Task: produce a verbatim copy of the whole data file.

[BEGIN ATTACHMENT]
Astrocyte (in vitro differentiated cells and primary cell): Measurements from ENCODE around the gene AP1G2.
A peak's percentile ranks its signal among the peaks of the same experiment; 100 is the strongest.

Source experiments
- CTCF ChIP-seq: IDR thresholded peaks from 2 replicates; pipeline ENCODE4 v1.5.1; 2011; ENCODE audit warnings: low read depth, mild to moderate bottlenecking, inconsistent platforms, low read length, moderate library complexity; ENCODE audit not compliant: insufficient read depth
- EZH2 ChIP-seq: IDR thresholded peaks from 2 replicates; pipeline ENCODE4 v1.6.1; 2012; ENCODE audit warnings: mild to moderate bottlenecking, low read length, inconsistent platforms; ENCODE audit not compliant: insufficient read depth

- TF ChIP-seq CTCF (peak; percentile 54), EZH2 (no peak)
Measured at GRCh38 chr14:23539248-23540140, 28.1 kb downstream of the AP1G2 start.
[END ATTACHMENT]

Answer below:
Astrocyte (in vitro differentiated cells and primary cell): Measurements from ENCODE around the gene AP1G2.
A peak's percentile ranks its signal among the peaks of the same experiment; 100 is the strongest.

Source experiments
- CTCF ChIP-seq: IDR thresholded peaks from 2 replicates; pipeline ENCODE4 v1.5.1; 2011; ENCODE audit warnings: low read depth, mild to moderate bottlenecking, inconsistent platforms, low read length, moderate library complexity; ENCODE audit not compliant: insufficient read depth
- EZH2 ChIP-seq: IDR thresholded peaks from 2 replicates; pipeline ENCODE4 v1.6.1; 2012; ENCODE audit warnings: mild to moderate bottlenecking, low read length, inconsistent platforms; ENCODE audit not compliant: insufficient read depth

- TF ChIP-seq CTCF (peak; percentile 54), EZH2 (no peak)
Measured at GRCh38 chr14:23539248-23540140, 28.1 kb downstream of the AP1G2 start.